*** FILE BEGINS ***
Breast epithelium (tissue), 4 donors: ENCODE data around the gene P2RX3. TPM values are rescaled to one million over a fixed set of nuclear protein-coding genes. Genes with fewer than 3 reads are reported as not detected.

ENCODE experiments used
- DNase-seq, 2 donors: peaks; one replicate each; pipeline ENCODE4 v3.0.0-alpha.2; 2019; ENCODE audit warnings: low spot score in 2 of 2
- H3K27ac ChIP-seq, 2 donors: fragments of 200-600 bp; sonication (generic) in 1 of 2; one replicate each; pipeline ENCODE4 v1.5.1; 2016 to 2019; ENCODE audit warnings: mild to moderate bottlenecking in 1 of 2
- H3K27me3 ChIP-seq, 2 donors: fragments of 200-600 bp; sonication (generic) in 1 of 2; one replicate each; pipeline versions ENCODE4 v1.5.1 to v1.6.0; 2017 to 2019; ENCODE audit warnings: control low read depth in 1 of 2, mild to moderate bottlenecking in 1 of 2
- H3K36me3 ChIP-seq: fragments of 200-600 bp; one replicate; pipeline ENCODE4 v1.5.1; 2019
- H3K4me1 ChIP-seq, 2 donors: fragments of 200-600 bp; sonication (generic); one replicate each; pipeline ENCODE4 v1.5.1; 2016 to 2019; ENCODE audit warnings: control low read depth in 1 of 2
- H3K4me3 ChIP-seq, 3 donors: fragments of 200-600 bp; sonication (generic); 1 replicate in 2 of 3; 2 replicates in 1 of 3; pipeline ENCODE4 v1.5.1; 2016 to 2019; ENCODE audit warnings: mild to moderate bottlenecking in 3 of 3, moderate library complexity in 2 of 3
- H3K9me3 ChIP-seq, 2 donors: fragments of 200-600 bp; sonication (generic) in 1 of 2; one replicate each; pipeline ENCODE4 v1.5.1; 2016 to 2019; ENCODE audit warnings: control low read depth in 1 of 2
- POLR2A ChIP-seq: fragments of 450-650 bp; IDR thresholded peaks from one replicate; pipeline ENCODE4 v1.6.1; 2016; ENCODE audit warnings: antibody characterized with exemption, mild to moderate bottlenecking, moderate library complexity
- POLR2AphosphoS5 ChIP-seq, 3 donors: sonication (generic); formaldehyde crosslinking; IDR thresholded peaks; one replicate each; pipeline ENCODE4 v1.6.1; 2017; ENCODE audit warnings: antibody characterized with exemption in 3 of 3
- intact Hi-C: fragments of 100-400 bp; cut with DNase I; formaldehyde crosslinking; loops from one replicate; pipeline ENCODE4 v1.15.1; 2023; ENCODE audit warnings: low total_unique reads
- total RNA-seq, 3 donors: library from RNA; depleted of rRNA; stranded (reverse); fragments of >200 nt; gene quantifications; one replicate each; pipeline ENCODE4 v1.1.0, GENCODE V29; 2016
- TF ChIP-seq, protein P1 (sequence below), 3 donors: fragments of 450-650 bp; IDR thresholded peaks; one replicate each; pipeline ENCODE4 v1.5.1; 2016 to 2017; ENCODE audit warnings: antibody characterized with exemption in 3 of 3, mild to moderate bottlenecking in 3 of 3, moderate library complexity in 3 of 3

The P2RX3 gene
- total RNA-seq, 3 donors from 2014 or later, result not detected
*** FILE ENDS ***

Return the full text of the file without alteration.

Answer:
Breast epithelium (tissue), 4 donors: ENCODE data around the gene P2RX3. TPM values are rescaled to one million over a fixed set of nuclear protein-coding genes. Genes with fewer than 3 reads are reported as not detected.

ENCODE experiments used
- DNase-seq, 2 donors: peaks; one replicate each; pipeline ENCODE4 v3.0.0-alpha.2; 2019; ENCODE audit warnings: low spot score in 2 of 2
- H3K27ac ChIP-seq, 2 donors: fragments of 200-600 bp; sonication (generic) in 1 of 2; one replicate each; pipeline ENCODE4 v1.5.1; 2016 to 2019; ENCODE audit warnings: mild to moderate bottlenecking in 1 of 2
- H3K27me3 ChIP-seq, 2 donors: fragments of 200-600 bp; sonication (generic) in 1 of 2; one replicate each; pipeline versions ENCODE4 v1.5.1 to v1.6.0; 2017 to 2019; ENCODE audit warnings: control low read depth in 1 of 2, mild to moderate bottlenecking in 1 of 2
- H3K36me3 ChIP-seq: fragments of 200-600 bp; one replicate; pipeline ENCODE4 v1.5.1; 2019
- H3K4me1 ChIP-seq, 2 donors: fragments of 200-600 bp; sonication (generic); one replicate each; pipeline ENCODE4 v1.5.1; 2016 to 2019; ENCODE audit warnings: control low read depth in 1 of 2
- H3K4me3 ChIP-seq, 3 donors: fragments of 200-600 bp; sonication (generic); 1 replicate in 2 of 3; 2 replicates in 1 of 3; pipeline ENCODE4 v1.5.1; 2016 to 2019; ENCODE audit warnings: mild to moderate bottlenecking in 3 of 3, moderate library complexity in 2 of 3
- H3K9me3 ChIP-seq, 2 donors: fragments of 200-600 bp; sonication (generic) in 1 of 2; one replicate each; pipeline ENCODE4 v1.5.1; 2016 to 2019; ENCODE audit warnings: control low read depth in 1 of 2
- POLR2A ChIP-seq: fragments of 450-650 bp; IDR thresholded peaks from one replicate; pipeline ENCODE4 v1.6.1; 2016; ENCODE audit warnings: antibody characterized with exemption, mild to moderate bottlenecking, moderate library complexity
- POLR2AphosphoS5 ChIP-seq, 3 donors: sonication (generic); formaldehyde crosslinking; IDR thresholded peaks; one replicate each; pipeline ENCODE4 v1.6.1; 2017; ENCODE audit warnings: antibody characterized with exemption in 3 of 3
- intact Hi-C: fragments of 100-400 bp; cut with DNase I; formaldehyde crosslinking; loops from one replicate; pipeline ENCODE4 v1.15.1; 2023; ENCODE audit warnings: low total_unique reads
- total RNA-seq, 3 donors: library from RNA; depleted of rRNA; stranded (reverse); fragments of >200 nt; gene quantifications; one replicate each; pipeline ENCODE4 v1.1.0, GENCODE V29; 2016
- TF ChIP-seq, protein P1 (sequence below), 3 donors: fragments of 450-650 bp; IDR thresholded peaks; one replicate each; pipeline ENCODE4 v1.5.1; 2016 to 2017; ENCODE audit warnings: antibody characterized with exemption in 3 of 3, mild to moderate bottlenecking in 3 of 3, moderate library complexity in 3 of 3

The P2RX3 gene
- total RNA-seq, 3 donors from 2014 or later, result not detected